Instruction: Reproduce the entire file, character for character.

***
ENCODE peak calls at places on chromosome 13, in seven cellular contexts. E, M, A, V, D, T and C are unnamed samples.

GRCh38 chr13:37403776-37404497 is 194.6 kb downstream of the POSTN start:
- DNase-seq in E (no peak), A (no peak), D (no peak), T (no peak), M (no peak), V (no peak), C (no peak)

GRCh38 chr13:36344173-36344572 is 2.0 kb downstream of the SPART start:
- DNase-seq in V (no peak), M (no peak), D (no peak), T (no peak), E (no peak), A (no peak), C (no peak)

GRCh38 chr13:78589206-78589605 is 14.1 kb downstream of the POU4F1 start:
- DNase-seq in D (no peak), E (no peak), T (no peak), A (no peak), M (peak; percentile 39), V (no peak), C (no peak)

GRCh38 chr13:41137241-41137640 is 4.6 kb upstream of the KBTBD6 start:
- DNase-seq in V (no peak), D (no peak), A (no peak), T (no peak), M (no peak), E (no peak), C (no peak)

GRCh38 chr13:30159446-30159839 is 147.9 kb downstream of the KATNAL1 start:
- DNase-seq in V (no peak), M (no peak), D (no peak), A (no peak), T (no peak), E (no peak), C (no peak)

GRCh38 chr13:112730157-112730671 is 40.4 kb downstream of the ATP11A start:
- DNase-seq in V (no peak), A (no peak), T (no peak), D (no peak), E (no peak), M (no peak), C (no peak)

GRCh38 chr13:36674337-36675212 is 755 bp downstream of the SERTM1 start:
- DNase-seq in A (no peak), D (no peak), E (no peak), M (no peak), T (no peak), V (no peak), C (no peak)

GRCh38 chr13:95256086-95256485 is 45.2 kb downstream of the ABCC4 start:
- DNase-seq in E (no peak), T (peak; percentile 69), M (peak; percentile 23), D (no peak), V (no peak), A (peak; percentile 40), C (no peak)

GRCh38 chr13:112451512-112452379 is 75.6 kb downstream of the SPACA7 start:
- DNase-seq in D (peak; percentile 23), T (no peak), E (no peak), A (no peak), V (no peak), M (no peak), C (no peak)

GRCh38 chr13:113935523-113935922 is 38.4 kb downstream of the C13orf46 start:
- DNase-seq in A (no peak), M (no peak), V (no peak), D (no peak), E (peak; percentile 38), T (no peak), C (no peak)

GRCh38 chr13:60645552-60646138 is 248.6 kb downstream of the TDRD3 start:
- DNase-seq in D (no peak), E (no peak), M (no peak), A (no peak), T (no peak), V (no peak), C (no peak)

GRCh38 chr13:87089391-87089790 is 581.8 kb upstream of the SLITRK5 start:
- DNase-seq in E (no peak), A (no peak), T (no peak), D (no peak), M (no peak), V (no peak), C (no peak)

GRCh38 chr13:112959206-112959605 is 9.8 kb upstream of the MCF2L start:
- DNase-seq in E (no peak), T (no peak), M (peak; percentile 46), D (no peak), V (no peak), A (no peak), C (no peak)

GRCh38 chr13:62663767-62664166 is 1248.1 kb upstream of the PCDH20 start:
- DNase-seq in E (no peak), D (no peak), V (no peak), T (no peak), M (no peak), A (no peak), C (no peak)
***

ENCODE peak calls at places on chromosome 13, in seven cellular contexts. E, M, A, V, D, T and C are unnamed samples.

GRCh38 chr13:37403776-37404497 is 194.6 kb downstream of the POSTN start:
- DNase-seq in E (no peak), A (no peak), D (no peak), T (no peak), M (no peak), V (no peak), C (no peak)

GRCh38 chr13:36344173-36344572 is 2.0 kb downstream of the SPART start:
- DNase-seq in V (no peak), M (no peak), D (no peak), T (no peak), E (no peak), A (no peak), C (no peak)

GRCh38 chr13:78589206-78589605 is 14.1 kb downstream of the POU4F1 start:
- DNase-seq in D (no peak), E (no peak), T (no peak), A (no peak), M (peak; percentile 39), V (no peak), C (no peak)

GRCh38 chr13:41137241-41137640 is 4.6 kb upstream of the KBTBD6 start:
- DNase-seq in V (no peak), D (no peak), A (no peak), T (no peak), M (no peak), E (no peak), C (no peak)

GRCh38 chr13:30159446-30159839 is 147.9 kb downstream of the KATNAL1 start:
- DNase-seq in V (no peak), M (no peak), D (no peak), A (no peak), T (no peak), E (no peak), C (no peak)

GRCh38 chr13:112730157-112730671 is 40.4 kb downstream of the ATP11A start:
- DNase-seq in V (no peak), A (no peak), T (no peak), D (no peak), E (no peak), M (no peak), C (no peak)

GRCh38 chr13:36674337-36675212 is 755 bp downstream of the SERTM1 start:
- DNase-seq in A (no peak), D (no peak), E (no peak), M (no peak), T (no peak), V (no peak), C (no peak)

GRCh38 chr13:95256086-95256485 is 45.2 kb downstream of the ABCC4 start:
- DNase-seq in E (no peak), T (peak; percentile 69), M (peak; percentile 23), D (no peak), V (no peak), A (peak; percentile 40), C (no peak)

GRCh38 chr13:112451512-112452379 is 75.6 kb downstream of the SPACA7 start:
- DNase-seq in D (peak; percentile 23), T (no peak), E (no peak), A (no peak), V (no peak), M (no peak), C (no peak)

GRCh38 chr13:113935523-113935922 is 38.4 kb downstream of the C13orf46 start:
- DNase-seq in A (no peak), M (no peak), V (no peak), D (no peak), E (peak; percentile 38), T (no peak), C (no peak)

GRCh38 chr13:60645552-60646138 is 248.6 kb downstream of the TDRD3 start:
- DNase-seq in D (no peak), E (no peak), M (no peak), A (no peak), T (no peak), V (no peak), C (no peak)

GRCh38 chr13:87089391-87089790 is 581.8 kb upstream of the SLITRK5 start:
- DNase-seq in E (no peak), A (no peak), T (no peak), D (no peak), M (no peak), V (no peak), C (no peak)

GRCh38 chr13:112959206-112959605 is 9.8 kb upstream of the MCF2L start:
- DNase-seq in E (no peak), T (no peak), M (peak; percentile 46), D (no peak), V (no peak), A (no peak), C (no peak)

GRCh38 chr13:62663767-62664166 is 1248.1 kb upstream of the PCDH20 start:
- DNase-seq in E (no peak), D (no peak), V (no peak), T (no peak), M (no peak), A (no peak), C (no peak)